Inquiry into Indigenous children in care

Tim DorninAAP
A year-long inquiry has been launched into SA's high rates of Aboriginal children placed in care.
Camera IconA year-long inquiry has been launched into SA's high rates of Aboriginal children placed in care. Credit: AAP

A year-long inquiry has been launched into South Australia's high rates of Aboriginal children being taken from their families and placed in care.

April Lawrie, the state's Commissioner for Aboriginal Children and Young People, says too often cultural identity is being lost, especially if an Aboriginal child enters care.

"Aboriginal children are over-represented in out-of-home care in South Australia," she said.

"When they enter care, only three in 10 are placed with Aboriginal family or kin, a rate that's decreasing.

"And their chance of reunifying is lower than anywhere else in the nation. This needs to change."

Without change, it's predicted that by 2031 as many as 140 in every 1000 Aboriginal children will be in state care.

Ms Lawrie's inquiry will examine recent and current policies, practices and procedures of state authorities when they remove and place Aboriginal children in care.

The state government welcomed her investigation and said it recognised cultural safety and connection to community was fundamental to the wellbeing of Aboriginal children and young people.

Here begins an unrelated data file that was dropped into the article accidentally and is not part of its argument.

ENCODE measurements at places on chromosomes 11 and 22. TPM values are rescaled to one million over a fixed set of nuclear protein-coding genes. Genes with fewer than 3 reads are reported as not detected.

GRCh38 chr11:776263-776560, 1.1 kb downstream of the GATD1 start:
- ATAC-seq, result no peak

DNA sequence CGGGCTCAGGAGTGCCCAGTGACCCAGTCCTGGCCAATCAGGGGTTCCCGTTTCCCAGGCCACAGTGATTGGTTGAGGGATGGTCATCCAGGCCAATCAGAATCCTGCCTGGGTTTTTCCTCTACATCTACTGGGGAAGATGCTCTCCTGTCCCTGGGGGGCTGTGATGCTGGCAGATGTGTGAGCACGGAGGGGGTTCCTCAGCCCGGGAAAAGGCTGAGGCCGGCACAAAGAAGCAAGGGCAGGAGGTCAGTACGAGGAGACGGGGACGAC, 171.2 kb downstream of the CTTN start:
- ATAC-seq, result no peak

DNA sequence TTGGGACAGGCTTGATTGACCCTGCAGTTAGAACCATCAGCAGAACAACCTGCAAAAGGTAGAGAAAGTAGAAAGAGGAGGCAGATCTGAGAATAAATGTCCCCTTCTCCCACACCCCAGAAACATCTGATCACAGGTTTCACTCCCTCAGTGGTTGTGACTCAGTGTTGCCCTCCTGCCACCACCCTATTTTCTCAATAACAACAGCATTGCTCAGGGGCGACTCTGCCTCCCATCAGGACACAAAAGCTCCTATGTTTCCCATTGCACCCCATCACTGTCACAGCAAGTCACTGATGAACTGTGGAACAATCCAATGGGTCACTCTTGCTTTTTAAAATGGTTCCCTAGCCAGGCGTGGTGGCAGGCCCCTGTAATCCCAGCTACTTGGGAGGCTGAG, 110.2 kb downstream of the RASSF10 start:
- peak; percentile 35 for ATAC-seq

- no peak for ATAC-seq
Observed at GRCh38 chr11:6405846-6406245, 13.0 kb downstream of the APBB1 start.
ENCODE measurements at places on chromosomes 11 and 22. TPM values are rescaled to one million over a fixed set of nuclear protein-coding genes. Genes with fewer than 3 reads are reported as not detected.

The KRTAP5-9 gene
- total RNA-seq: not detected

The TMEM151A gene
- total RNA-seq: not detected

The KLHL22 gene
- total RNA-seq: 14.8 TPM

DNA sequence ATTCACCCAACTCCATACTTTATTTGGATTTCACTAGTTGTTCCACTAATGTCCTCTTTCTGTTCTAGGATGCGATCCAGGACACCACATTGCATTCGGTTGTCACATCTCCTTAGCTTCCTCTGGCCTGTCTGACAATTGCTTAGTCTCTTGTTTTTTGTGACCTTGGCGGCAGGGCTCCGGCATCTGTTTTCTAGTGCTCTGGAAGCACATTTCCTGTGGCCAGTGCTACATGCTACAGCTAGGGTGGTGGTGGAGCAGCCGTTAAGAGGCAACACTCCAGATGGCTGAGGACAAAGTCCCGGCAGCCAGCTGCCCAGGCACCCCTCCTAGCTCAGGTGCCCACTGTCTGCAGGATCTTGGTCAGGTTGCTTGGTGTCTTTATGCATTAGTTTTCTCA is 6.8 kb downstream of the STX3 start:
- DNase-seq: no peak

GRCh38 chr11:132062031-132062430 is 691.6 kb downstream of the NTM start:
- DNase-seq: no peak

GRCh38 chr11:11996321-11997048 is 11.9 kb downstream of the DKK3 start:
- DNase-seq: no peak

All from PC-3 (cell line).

"We are committed to working in partnership with the community and empowering the commissioner to create mechanisms for Aboriginal voices to be heard within and about the system," the government said in a statement on Friday.

"The inquiry is one such way that Aboriginal people will have a say and provide the crucial insight and feedback we need to improve the safety and wellbeing of children and young people."

Aboriginal Affairs Minister Kyam Maher said the government wanted better outcomes for Indigenous people, including reducing the over-representation of children in out-of-home care.

"We know the significant impacts on children when they are removed from their family, their community and their country," he said.

Ms Lawrie said she wanted to hear from people coming into contact or working in child protection about the challenges with applying the Aboriginal and Torres Strait Islander Child Placement Principle.

"South Australia needs a system that enshrines connection to culture, family and community as a birthright for Aboriginal children," she said.

"I want to make sure every Aboriginal child and young person can be seen, be heard and can flourish, whatever their circumstances."

The commissioner plans to complete her inquiry by July 28 next year.

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